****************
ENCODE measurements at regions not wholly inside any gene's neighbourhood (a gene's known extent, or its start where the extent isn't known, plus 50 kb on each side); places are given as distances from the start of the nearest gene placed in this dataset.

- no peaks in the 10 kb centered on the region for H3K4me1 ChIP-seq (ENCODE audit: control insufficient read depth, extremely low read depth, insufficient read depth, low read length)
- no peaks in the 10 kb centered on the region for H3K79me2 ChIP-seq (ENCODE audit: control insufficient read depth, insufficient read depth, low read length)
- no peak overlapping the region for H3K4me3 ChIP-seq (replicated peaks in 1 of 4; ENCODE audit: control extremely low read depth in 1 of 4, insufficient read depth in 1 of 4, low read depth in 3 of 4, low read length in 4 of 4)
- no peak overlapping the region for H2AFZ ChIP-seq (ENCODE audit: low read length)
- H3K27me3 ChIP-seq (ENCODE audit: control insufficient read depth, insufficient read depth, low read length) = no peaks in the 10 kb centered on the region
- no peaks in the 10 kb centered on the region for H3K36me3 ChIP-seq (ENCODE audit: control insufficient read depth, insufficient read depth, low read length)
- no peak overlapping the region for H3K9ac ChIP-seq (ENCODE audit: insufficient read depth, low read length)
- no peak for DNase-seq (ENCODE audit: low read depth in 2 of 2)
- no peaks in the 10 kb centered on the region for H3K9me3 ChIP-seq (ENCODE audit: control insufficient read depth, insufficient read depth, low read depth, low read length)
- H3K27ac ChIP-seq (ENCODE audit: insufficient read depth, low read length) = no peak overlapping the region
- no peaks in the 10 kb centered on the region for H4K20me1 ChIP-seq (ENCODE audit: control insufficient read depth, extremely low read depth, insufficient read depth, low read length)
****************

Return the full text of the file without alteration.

ENCODE measurements at regions not wholly inside any gene's neighbourhood (a gene's known extent, or its start where the extent isn't known, plus 50 kb on each side); places are given as distances from the start of the nearest gene placed in this dataset.

- no peaks in the 10 kb centered on the region for H3K4me1 ChIP-seq (ENCODE audit: control insufficient read depth, extremely low read depth, insufficient read depth, low read length)
- no peaks in the 10 kb centered on the region for H3K79me2 ChIP-seq (ENCODE audit: control insufficient read depth, insufficient read depth, low read length)
- no peak overlapping the region for H3K4me3 ChIP-seq (replicated peaks in 1 of 4; ENCODE audit: control extremely low read depth in 1 of 4, insufficient read depth in 1 of 4, low read depth in 3 of 4, low read length in 4 of 4)
- no peak overlapping the region for H2AFZ ChIP-seq (ENCODE audit: low read length)
- H3K27me3 ChIP-seq (ENCODE audit: control insufficient read depth, insufficient read depth, low read length) = no peaks in the 10 kb centered on the region
- no peaks in the 10 kb centered on the region for H3K36me3 ChIP-seq (ENCODE audit: control insufficient read depth, insufficient read depth, low read length)
- no peak overlapping the region for H3K9ac ChIP-seq (ENCODE audit: insufficient read depth, low read length)
- no peak for DNase-seq (ENCODE audit: low read depth in 2 of 2)
- no peaks in the 10 kb centered on the region for H3K9me3 ChIP-seq (ENCODE audit: control insufficient read depth, insufficient read depth, low read depth, low read length)
- H3K27ac ChIP-seq (ENCODE audit: insufficient read depth, low read length) = no peak overlapping the region
- no peaks in the 10 kb centered on the region for H4K20me1 ChIP-seq (ENCODE audit: control insufficient read depth, extremely low read depth, insufficient read depth, low read length)